A Bayou's Reflection



All matter of dead and decaying things lie just below the surface.

All the memories of my summers lie
Shaded by Spanish Moss and propped on Cypress Knees.
I explored the marsh and swamp without a care
Unhindered by anything except my dad's decrees.

Just up the road Melvin had a package store.
Catty-corner was Uncle Billie's gas station.
I learned from the one of the butcher's gore
And from the other the dancing mechanic's gyration.

At that time grandpa lived in a small one room shack
Backed up to the swamp — wasn't much, but it was his home.
He spoke of WWI and flying through some awful flak.
My grandpa never did learn English and was all alone.

Once in a while Johnnie, the bachelor uncle, would come to call
And he stayed with dad a while. He and I fished often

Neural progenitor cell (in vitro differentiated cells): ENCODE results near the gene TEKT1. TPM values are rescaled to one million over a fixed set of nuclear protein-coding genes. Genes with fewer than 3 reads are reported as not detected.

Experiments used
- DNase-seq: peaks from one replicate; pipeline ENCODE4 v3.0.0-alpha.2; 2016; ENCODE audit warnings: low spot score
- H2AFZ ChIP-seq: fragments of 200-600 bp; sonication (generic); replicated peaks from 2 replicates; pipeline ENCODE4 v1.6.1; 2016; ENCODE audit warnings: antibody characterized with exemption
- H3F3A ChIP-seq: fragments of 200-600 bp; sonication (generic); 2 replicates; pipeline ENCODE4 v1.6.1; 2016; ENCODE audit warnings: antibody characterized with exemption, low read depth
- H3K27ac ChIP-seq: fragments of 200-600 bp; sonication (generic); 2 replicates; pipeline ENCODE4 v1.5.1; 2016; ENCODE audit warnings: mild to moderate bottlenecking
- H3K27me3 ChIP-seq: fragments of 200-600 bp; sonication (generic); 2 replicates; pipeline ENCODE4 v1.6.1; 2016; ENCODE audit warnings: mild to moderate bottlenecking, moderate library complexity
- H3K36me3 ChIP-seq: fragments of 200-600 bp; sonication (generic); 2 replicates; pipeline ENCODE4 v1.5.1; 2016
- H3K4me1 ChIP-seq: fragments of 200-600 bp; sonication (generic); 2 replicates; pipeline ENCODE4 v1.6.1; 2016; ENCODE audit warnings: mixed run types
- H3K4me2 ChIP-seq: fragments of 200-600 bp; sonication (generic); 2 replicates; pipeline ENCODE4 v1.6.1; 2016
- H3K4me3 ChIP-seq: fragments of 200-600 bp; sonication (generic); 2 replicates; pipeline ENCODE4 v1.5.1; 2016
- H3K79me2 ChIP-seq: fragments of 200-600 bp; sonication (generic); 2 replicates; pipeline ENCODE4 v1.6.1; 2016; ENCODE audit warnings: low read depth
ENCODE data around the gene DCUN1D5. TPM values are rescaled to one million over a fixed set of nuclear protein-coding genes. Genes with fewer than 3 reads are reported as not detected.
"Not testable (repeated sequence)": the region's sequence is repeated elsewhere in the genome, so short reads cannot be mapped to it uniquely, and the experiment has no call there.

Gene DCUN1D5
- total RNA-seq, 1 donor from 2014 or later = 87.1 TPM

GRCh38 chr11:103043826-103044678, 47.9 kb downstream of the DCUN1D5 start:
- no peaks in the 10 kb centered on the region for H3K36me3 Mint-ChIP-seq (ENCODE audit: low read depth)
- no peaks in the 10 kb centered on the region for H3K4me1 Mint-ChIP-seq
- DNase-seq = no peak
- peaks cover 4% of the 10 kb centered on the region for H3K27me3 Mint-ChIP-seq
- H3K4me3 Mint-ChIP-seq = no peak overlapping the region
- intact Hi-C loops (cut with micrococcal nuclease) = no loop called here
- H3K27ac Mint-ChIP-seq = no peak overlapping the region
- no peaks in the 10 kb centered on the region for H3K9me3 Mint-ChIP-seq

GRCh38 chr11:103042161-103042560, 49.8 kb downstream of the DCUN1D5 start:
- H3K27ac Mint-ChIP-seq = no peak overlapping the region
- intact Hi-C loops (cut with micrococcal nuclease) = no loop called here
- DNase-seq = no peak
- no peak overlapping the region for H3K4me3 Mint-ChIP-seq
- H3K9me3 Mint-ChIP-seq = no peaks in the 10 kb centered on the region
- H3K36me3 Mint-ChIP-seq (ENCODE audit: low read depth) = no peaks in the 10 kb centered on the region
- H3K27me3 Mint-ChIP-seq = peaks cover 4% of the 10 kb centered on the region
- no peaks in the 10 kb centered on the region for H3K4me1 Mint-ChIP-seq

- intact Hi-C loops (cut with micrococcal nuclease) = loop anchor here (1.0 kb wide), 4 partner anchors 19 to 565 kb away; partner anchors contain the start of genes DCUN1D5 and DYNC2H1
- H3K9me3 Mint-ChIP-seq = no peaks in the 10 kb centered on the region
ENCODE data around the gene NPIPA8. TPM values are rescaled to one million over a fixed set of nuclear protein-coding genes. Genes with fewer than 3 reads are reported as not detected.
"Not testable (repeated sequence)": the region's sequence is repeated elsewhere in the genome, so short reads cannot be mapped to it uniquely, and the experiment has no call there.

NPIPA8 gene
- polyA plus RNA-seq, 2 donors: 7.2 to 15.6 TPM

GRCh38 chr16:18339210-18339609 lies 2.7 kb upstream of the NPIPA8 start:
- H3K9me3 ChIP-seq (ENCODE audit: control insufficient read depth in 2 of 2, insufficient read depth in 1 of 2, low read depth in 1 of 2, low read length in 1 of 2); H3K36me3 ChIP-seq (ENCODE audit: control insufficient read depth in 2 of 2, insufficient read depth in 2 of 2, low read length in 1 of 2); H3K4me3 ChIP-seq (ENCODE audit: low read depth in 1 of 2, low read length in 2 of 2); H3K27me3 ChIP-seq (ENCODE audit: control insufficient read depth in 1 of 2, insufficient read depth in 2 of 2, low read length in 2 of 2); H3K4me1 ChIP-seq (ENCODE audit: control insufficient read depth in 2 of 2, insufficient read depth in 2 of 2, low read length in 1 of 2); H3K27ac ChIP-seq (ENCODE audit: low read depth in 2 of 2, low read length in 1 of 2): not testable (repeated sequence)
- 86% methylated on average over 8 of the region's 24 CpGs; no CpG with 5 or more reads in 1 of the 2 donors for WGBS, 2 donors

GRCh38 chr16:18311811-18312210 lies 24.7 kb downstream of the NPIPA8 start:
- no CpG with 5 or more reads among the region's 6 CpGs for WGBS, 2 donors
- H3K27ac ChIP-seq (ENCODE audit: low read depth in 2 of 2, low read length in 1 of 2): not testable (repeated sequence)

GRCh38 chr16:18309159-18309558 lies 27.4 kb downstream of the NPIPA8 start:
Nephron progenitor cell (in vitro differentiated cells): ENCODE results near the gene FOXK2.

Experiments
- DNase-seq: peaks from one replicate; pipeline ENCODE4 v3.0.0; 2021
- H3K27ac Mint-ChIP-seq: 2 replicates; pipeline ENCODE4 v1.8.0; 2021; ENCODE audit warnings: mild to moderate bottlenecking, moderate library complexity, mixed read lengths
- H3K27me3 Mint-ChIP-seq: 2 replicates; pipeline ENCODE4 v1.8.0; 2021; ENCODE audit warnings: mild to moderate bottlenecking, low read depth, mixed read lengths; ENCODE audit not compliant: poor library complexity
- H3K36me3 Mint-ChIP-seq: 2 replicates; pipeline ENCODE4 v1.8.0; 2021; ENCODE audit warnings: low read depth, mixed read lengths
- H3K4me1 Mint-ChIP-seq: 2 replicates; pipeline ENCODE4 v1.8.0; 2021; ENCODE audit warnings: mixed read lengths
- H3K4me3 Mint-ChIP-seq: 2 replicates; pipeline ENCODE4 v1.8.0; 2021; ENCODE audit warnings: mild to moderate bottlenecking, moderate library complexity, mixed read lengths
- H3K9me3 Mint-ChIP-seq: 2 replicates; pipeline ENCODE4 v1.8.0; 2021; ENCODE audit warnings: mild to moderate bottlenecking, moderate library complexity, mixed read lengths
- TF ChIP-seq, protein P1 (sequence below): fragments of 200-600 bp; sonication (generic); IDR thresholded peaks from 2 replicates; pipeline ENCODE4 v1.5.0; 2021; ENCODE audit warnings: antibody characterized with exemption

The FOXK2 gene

All along the bayou for crappie long into the fall.
When he talked of WWII his voice would always soften.
One winter's day I woke up and rolled out of bed
And I found Johnnie at a fishing spot all cold and dead.

And later in 'nam I heard how Billie
raped his own daughter in the back of one of his cars
just the week before his son got exploded in a helicopter
not 50 miles from me; he died without no doctor.

I have news clippings from all these events that I have kept:
Johnnie exposed on the bayou
Robbie laid to rest in parts
Billie's trial that tore us all asunder.

They are locked up in a box that I never open much anymore.

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There's more where that came from!